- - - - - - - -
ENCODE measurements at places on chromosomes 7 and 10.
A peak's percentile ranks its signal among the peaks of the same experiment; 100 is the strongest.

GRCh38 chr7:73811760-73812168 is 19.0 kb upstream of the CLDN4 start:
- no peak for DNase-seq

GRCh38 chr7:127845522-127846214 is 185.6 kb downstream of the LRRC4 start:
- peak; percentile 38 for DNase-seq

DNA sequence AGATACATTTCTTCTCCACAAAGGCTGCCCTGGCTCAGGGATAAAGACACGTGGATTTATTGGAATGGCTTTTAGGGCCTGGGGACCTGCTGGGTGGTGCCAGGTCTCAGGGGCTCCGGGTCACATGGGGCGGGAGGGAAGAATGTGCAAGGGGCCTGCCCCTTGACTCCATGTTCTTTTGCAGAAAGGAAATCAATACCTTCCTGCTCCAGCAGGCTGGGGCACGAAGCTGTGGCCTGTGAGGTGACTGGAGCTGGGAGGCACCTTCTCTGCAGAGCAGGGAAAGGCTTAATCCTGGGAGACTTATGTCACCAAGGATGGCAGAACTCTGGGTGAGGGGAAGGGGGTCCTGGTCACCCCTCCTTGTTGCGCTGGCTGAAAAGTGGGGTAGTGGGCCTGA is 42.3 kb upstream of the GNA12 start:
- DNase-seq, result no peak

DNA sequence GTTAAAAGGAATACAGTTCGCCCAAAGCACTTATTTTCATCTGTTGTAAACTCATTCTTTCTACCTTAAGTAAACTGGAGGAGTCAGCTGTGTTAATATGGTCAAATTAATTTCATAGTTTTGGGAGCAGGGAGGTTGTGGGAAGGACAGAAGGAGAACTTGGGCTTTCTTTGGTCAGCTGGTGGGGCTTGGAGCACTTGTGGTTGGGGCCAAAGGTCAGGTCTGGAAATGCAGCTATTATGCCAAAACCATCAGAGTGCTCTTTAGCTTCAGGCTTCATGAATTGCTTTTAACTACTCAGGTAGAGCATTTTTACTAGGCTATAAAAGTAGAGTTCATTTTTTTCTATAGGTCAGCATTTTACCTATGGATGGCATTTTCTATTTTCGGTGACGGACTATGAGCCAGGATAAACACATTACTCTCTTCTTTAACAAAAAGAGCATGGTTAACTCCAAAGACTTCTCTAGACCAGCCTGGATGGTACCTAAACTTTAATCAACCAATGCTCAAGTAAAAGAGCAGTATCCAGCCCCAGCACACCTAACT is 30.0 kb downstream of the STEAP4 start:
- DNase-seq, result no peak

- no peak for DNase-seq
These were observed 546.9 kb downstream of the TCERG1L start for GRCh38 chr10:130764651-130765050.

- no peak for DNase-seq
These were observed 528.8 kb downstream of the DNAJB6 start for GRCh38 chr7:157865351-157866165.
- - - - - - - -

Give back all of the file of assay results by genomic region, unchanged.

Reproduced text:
ENCODE measurements at places on chromosomes 7 and 10.
A peak's percentile ranks its signal among the peaks of the same experiment; 100 is the strongest.

GRCh38 chr7:73811760-73812168 is 19.0 kb upstream of the CLDN4 start:
- no peak for DNase-seq

GRCh38 chr7:127845522-127846214 is 185.6 kb downstream of the LRRC4 start:
- peak; percentile 38 for DNase-seq

DNA sequence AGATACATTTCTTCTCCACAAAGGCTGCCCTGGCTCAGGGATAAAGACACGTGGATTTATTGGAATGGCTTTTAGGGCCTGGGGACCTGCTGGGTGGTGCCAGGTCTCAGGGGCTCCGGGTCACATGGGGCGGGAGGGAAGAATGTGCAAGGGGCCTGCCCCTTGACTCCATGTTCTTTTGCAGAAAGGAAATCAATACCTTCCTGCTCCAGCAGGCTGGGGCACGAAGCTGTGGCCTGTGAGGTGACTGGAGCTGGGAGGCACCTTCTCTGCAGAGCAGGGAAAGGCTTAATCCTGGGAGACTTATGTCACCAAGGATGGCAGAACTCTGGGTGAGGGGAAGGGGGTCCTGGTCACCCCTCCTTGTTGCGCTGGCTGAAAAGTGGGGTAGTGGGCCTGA is 42.3 kb upstream of the GNA12 start:
- DNase-seq, result no peak

DNA sequence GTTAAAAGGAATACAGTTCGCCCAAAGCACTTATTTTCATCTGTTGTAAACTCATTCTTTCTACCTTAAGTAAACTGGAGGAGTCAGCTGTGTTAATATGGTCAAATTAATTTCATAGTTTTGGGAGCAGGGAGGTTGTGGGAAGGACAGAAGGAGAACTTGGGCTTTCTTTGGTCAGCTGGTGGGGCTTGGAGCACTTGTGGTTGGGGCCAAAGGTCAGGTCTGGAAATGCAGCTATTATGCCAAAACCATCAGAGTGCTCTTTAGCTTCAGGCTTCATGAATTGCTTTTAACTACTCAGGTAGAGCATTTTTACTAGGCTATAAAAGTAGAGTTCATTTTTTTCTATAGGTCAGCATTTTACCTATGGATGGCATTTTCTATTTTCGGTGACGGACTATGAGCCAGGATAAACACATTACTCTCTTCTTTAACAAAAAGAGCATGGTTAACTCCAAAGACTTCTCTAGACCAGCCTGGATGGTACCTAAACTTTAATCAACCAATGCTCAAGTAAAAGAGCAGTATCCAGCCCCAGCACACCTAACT is 30.0 kb downstream of the STEAP4 start:
- DNase-seq, result no peak

- no peak for DNase-seq
These were observed 546.9 kb downstream of the TCERG1L start for GRCh38 chr10:130764651-130765050.

- no peak for DNase-seq
These were observed 528.8 kb downstream of the DNAJB6 start for GRCh38 chr7:157865351-157866165.